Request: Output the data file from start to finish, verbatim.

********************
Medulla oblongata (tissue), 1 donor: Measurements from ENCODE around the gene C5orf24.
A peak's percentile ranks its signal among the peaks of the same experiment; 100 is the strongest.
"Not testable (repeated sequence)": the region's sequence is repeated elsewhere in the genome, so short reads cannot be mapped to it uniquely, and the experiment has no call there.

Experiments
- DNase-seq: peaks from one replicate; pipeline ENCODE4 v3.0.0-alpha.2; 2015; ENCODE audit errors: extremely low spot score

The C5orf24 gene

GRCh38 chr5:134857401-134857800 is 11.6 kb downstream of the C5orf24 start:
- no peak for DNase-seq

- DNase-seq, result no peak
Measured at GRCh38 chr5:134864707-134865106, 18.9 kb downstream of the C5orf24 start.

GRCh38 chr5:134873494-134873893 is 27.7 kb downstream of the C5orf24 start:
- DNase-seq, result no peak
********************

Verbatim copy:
Medulla oblongata (tissue), 1 donor: Measurements from ENCODE around the gene C5orf24.
A peak's percentile ranks its signal among the peaks of the same experiment; 100 is the strongest.
"Not testable (repeated sequence)": the region's sequence is repeated elsewhere in the genome, so short reads cannot be mapped to it uniquely, and the experiment has no call there.

Experiments
- DNase-seq: peaks from one replicate; pipeline ENCODE4 v3.0.0-alpha.2; 2015; ENCODE audit errors: extremely low spot score

The C5orf24 gene

GRCh38 chr5:134857401-134857800 is 11.6 kb downstream of the C5orf24 start:
- no peak for DNase-seq

- DNase-seq, result no peak
Measured at GRCh38 chr5:134864707-134865106, 18.9 kb downstream of the C5orf24 start.

GRCh38 chr5:134873494-134873893 is 27.7 kb downstream of the C5orf24 start:
- DNase-seq, result no peak